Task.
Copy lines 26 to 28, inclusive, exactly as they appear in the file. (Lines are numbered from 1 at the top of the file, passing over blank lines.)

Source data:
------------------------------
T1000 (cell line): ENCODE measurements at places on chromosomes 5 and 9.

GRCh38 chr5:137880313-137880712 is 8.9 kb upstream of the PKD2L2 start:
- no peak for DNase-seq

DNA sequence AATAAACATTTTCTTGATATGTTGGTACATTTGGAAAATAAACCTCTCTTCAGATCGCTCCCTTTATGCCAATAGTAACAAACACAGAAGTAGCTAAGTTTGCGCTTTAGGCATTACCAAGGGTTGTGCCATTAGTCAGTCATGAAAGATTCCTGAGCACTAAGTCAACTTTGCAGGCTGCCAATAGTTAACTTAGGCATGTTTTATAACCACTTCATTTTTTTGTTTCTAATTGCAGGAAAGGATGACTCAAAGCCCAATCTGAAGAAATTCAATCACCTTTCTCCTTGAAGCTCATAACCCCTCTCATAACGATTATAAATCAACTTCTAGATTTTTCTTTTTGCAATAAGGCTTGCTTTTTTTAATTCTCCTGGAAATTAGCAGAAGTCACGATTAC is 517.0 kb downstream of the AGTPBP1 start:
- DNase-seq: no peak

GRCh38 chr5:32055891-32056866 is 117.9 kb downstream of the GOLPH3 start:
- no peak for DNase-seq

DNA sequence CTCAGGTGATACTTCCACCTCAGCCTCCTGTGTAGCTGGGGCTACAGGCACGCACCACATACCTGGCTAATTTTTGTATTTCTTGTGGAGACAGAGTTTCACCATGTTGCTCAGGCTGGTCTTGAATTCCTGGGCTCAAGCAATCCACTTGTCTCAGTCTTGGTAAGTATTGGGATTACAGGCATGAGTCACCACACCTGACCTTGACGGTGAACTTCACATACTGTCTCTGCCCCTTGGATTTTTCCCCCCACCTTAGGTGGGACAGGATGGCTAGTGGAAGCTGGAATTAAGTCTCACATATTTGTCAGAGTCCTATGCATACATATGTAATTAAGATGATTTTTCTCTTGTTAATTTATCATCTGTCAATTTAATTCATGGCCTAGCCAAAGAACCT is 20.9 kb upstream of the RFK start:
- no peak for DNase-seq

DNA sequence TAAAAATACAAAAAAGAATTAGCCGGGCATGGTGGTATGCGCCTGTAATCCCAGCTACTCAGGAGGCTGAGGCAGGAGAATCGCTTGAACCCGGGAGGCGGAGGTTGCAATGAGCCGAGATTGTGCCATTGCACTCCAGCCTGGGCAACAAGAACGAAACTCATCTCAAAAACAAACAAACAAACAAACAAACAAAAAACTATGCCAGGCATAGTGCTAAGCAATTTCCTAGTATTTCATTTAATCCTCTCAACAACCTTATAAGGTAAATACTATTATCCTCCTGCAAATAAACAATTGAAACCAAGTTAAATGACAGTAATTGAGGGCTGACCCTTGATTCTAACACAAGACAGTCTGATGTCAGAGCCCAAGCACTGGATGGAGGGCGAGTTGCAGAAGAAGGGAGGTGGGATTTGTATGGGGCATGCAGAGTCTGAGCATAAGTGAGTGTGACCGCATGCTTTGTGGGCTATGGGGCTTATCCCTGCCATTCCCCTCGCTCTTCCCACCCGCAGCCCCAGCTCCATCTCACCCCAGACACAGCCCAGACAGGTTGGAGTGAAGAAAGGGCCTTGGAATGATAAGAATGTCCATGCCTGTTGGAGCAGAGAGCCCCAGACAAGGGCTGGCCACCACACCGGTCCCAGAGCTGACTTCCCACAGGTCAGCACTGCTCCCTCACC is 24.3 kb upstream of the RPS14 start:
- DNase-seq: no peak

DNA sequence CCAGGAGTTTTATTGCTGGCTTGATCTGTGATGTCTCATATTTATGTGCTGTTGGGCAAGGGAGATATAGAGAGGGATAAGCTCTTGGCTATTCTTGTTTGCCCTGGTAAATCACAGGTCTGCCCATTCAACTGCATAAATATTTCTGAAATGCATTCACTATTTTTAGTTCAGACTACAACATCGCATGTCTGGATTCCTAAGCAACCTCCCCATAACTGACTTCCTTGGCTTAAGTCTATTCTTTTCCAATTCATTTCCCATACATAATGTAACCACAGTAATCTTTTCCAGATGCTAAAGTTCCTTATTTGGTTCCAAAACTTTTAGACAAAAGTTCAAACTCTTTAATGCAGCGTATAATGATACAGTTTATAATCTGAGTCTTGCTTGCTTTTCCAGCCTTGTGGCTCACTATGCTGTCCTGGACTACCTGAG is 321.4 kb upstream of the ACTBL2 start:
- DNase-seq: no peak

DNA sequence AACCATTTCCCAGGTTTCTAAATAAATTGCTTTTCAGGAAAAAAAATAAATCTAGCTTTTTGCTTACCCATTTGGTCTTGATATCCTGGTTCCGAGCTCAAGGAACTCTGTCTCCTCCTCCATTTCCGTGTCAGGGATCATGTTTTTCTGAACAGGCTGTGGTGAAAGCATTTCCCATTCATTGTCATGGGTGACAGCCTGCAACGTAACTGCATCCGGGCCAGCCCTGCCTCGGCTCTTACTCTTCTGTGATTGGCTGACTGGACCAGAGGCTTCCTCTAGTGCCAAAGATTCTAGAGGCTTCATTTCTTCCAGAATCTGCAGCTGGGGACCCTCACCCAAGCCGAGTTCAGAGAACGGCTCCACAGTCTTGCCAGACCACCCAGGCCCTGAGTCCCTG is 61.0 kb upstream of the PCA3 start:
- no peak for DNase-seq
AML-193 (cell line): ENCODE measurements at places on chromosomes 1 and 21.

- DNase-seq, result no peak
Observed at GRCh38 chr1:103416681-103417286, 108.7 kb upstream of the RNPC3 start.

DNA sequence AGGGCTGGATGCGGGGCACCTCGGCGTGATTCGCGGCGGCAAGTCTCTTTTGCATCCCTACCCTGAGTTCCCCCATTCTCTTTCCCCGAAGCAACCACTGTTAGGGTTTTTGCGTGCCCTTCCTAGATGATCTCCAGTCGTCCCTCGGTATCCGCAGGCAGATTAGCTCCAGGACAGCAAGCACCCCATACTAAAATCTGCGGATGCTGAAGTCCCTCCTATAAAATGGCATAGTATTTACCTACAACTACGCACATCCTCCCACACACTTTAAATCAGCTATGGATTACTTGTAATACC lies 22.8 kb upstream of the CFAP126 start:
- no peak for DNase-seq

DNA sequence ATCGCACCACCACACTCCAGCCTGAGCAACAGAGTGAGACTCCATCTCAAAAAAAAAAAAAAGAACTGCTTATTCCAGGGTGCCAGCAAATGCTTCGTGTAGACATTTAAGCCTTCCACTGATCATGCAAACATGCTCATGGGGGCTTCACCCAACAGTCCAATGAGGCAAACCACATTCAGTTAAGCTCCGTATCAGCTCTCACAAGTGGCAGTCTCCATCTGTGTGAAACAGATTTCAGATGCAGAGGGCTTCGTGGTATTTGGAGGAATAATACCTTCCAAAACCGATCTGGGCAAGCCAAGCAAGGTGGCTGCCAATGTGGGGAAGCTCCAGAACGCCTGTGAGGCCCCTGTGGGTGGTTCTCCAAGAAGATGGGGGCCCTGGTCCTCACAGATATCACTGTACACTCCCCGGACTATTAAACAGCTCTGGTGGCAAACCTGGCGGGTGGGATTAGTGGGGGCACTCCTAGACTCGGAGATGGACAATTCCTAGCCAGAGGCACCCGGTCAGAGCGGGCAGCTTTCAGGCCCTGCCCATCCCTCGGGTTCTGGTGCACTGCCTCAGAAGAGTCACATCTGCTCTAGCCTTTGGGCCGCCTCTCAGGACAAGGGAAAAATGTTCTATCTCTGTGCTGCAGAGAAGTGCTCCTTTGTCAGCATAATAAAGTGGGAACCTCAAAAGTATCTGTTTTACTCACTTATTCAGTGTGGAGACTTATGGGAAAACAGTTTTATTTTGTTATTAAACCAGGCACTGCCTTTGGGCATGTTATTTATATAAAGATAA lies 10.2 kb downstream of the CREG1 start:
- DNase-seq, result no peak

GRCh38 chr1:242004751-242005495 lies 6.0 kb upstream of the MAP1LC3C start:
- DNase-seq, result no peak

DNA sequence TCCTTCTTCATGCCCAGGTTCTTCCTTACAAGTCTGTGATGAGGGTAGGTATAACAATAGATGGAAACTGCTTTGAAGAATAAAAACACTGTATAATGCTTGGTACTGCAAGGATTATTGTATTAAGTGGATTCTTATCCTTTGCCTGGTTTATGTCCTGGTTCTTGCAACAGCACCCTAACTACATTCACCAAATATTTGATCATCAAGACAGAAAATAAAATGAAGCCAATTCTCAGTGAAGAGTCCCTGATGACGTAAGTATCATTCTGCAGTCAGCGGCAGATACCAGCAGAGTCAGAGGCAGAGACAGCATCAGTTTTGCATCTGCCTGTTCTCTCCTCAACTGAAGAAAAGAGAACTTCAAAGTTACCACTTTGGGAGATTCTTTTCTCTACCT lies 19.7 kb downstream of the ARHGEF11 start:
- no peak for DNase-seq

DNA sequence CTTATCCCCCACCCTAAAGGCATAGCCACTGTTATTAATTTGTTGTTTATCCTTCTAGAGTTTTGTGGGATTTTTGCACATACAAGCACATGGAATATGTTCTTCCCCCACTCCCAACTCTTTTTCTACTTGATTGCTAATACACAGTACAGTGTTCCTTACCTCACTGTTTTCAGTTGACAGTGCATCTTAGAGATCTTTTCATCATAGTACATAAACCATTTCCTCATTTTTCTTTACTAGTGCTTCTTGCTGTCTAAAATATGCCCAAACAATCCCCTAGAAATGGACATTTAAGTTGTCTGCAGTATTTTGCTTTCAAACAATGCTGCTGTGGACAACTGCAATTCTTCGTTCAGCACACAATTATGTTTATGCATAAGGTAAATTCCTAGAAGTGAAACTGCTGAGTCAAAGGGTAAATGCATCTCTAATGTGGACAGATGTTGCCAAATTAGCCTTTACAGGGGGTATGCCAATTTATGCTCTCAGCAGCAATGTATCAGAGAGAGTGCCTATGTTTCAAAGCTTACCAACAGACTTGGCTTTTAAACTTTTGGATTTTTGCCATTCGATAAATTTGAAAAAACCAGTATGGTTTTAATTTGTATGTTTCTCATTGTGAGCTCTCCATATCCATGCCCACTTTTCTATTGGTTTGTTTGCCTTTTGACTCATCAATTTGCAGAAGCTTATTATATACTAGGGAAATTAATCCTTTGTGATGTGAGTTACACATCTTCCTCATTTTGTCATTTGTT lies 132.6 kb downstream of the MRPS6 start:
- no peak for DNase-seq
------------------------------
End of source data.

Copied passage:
- no peak for DNase-seq

DNA sequence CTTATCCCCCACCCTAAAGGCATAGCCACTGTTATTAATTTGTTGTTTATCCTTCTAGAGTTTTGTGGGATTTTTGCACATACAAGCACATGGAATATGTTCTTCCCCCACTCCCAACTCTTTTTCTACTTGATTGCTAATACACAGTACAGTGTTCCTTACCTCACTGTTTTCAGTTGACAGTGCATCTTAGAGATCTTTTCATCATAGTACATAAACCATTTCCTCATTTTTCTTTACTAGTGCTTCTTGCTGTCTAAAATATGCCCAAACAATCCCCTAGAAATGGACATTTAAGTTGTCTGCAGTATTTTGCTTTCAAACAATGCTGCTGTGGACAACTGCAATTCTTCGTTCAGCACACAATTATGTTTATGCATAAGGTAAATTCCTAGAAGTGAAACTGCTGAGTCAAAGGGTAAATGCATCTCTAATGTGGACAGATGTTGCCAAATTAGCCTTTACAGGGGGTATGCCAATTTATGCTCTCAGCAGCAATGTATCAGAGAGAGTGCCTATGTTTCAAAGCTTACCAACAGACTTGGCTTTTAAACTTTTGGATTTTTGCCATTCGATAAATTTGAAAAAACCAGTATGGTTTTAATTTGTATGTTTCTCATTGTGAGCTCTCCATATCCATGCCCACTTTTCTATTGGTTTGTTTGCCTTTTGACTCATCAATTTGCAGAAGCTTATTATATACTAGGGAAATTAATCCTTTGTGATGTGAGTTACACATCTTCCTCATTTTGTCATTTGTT lies 132.6 kb downstream of the MRPS6 start:
- no peak for DNase-seq